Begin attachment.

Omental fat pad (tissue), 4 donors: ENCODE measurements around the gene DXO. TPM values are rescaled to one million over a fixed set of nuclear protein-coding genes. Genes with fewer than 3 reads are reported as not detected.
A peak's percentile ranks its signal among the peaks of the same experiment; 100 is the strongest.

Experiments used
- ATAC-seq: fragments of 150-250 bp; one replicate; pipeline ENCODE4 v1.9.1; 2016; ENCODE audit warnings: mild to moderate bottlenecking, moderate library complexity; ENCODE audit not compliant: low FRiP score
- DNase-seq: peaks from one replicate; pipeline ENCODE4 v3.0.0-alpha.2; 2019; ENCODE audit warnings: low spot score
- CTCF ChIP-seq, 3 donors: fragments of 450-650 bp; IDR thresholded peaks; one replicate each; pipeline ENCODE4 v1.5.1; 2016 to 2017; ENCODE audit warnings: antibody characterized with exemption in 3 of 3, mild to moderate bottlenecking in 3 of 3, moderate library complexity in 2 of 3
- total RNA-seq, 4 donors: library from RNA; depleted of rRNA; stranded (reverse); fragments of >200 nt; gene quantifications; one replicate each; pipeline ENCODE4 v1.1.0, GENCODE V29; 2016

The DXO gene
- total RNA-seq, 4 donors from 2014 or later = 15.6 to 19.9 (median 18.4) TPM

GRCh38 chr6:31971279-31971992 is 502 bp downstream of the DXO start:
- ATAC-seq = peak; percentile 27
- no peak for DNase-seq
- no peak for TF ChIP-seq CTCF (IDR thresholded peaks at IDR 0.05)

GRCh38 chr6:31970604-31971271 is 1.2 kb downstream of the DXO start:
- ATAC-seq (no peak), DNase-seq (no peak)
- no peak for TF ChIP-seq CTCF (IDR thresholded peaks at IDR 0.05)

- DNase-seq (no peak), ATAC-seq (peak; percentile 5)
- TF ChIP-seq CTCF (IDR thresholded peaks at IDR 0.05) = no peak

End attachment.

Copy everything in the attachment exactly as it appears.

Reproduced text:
Omental fat pad (tissue), 4 donors: ENCODE measurements around the gene DXO. TPM values are rescaled to one million over a fixed set of nuclear protein-coding genes. Genes with fewer than 3 reads are reported as not detected.
A peak's percentile ranks its signal among the peaks of the same experiment; 100 is the strongest.

Experiments used
- ATAC-seq: fragments of 150-250 bp; one replicate; pipeline ENCODE4 v1.9.1; 2016; ENCODE audit warnings: mild to moderate bottlenecking, moderate library complexity; ENCODE audit not compliant: low FRiP score
- DNase-seq: peaks from one replicate; pipeline ENCODE4 v3.0.0-alpha.2; 2019; ENCODE audit warnings: low spot score
- CTCF ChIP-seq, 3 donors: fragments of 450-650 bp; IDR thresholded peaks; one replicate each; pipeline ENCODE4 v1.5.1; 2016 to 2017; ENCODE audit warnings: antibody characterized with exemption in 3 of 3, mild to moderate bottlenecking in 3 of 3, moderate library complexity in 2 of 3
- total RNA-seq, 4 donors: library from RNA; depleted of rRNA; stranded (reverse); fragments of >200 nt; gene quantifications; one replicate each; pipeline ENCODE4 v1.1.0, GENCODE V29; 2016

The DXO gene
- total RNA-seq, 4 donors from 2014 or later = 15.6 to 19.9 (median 18.4) TPM

GRCh38 chr6:31971279-31971992 is 502 bp downstream of the DXO start:
- ATAC-seq = peak; percentile 27
- no peak for DNase-seq
- no peak for TF ChIP-seq CTCF (IDR thresholded peaks at IDR 0.05)

GRCh38 chr6:31970604-31971271 is 1.2 kb downstream of the DXO start:
- ATAC-seq (no peak), DNase-seq (no peak)
- no peak for TF ChIP-seq CTCF (IDR thresholded peaks at IDR 0.05)

- DNase-seq (no peak), ATAC-seq (peak; percentile 5)
- TF ChIP-seq CTCF (IDR thresholded peaks at IDR 0.05) = no peak